1. Steve Yzerman Saves Hockeytown in Double Overtime
“Gretzky had it, lost it, Yzerman picks it up. Yzerman moving, blue line chance, SCORES! Steve Yzerman! Detroit Wins!”
Try watching that clip without having your eyes well up with tears. This has often been referred to as “The Goal That Saved Hockeytown,” because if the Red Wings had lost to the St. Louis Blues in the 1995-96 season, there’s a fair chance that some of the major centerpieces of that team would have been traded away.
Detroit beat the Winnipeg Jets in six games in the Conference Quarter-Final matchup before meeting the Blues in the Conference Semi-Final. That series was a see-saw battle that culminated in one of the most nerve-wracking bouts of all time, a scoreless Game 7 that went into double overtime. Blues goalie Jon Casey filled in admirably for injured starter Grant Fuhr, but was not able to withstand Yzerman’s knockout punch.
Though the ensuing round finished with bitter disappointment after losing the Western Conference Final in six games to the Colorado Avalanche, the memory of Yzerman’s heroics, coupled with back-to-back championships the next two seasons, leaves this goal as arguably the most memorable Red Wings game that Thorne ever called on ESPN. What a finish.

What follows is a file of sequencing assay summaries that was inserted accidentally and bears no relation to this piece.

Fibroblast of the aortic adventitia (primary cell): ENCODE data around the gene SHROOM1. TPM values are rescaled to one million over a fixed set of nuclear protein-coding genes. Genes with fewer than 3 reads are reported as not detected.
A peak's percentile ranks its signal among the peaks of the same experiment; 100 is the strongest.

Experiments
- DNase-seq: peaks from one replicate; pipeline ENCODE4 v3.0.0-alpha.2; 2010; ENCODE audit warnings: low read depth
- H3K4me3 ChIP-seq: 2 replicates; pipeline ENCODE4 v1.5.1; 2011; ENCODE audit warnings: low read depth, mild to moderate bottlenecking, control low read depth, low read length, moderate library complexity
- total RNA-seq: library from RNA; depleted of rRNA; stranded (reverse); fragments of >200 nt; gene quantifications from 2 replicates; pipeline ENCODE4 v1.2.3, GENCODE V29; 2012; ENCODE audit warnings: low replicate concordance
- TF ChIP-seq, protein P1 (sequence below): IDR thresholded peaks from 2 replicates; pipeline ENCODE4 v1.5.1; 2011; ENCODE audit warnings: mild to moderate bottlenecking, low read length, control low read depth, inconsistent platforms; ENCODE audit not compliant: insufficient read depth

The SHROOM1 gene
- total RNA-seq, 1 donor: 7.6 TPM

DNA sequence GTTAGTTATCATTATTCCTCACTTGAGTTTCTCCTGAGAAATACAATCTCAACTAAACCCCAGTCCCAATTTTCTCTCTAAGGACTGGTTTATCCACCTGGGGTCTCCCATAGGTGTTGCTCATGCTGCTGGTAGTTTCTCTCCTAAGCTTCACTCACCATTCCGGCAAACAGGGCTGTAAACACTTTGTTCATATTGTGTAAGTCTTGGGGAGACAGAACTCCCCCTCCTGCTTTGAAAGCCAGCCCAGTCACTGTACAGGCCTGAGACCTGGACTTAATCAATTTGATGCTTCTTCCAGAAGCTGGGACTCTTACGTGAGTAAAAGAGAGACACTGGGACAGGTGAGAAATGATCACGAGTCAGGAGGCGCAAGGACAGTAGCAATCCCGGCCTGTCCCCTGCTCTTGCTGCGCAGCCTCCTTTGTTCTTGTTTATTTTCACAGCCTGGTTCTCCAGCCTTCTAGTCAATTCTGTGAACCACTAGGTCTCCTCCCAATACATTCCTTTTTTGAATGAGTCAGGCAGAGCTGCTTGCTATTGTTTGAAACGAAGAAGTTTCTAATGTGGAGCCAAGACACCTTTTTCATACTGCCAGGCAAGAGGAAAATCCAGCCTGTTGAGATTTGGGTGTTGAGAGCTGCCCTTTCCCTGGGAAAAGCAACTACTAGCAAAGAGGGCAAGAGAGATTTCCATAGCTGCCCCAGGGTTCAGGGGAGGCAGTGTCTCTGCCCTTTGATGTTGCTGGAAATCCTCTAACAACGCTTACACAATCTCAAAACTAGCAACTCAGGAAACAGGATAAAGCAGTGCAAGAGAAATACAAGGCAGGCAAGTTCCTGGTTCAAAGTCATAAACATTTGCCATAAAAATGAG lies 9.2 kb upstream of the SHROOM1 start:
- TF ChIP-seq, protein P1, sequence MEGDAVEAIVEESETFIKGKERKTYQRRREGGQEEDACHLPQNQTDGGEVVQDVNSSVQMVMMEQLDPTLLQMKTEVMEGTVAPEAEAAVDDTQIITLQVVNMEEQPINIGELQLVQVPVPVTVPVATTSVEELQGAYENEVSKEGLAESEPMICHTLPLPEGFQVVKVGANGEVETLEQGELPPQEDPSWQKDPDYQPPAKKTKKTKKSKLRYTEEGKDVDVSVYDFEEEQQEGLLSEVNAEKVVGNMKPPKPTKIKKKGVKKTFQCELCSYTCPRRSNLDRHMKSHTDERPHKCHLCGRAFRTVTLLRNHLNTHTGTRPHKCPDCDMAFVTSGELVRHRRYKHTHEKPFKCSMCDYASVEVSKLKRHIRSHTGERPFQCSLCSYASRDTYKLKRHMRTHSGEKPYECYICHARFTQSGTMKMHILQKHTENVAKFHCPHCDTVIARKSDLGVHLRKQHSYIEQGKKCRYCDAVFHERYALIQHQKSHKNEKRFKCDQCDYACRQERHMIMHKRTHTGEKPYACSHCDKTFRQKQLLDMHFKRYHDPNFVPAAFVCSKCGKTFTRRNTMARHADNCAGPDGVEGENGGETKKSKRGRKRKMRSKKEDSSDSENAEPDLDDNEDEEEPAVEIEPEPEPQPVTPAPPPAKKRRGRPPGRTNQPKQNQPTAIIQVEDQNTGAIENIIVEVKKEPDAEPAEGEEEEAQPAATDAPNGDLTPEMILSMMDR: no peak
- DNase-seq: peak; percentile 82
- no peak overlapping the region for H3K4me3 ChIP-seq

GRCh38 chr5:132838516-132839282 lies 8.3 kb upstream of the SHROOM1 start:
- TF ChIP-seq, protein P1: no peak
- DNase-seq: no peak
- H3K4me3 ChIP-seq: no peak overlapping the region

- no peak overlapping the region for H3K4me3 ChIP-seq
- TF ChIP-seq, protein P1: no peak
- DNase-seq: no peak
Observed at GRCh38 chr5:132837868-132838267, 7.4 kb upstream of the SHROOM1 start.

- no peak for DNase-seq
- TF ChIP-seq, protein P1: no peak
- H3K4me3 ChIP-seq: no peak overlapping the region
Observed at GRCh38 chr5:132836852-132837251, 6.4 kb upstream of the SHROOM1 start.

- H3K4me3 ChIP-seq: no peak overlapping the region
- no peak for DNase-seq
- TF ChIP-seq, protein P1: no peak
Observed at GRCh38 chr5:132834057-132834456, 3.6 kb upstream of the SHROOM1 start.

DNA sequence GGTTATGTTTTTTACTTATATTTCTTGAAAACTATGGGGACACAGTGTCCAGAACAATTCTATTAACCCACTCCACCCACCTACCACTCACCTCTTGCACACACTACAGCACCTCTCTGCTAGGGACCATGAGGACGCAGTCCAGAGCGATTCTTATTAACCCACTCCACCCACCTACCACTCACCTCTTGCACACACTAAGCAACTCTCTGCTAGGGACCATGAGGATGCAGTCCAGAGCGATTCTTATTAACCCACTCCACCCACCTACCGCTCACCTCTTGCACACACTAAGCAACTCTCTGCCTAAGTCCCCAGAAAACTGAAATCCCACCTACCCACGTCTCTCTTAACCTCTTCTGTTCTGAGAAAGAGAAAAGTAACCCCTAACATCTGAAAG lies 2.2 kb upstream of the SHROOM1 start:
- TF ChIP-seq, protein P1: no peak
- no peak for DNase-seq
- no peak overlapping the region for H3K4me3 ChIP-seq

Final: Red Wings 1, Blues 0 (2OT). Detroit won the series 4-3.
More Memories to Come
Though it’s unclear at this point who ESPN plans to have as its primary play-by-play analyst for any nationally broadcast games, Red Wings fans can hope to make similar memories in the future as the team’s rebuild continues to take shape. Thorne and Clement, along with Steve Levy, Darren Pang, John Buccigross, and Barry Melrose, would all be welcomed with open arms back into the living rooms across North America.
Until then, though, these memories will suffice.
What’s your favorite play-by-play call in Detroit Red Wings history? Share your thoughts in the comments section below.
Want more Red Wings content? Tune into The Hockey Writers’ Grind Line — a weekly show on YouTube and Facebook. Check out our most recent show below, and make sure you subscribe to the channel so you don’t miss any upcoming shows.
A die-hard hockey fan in the desert, and proud Iowa State alum. Detroit Red Wings and Arizona Coyotes contributor for The Hockey Writers.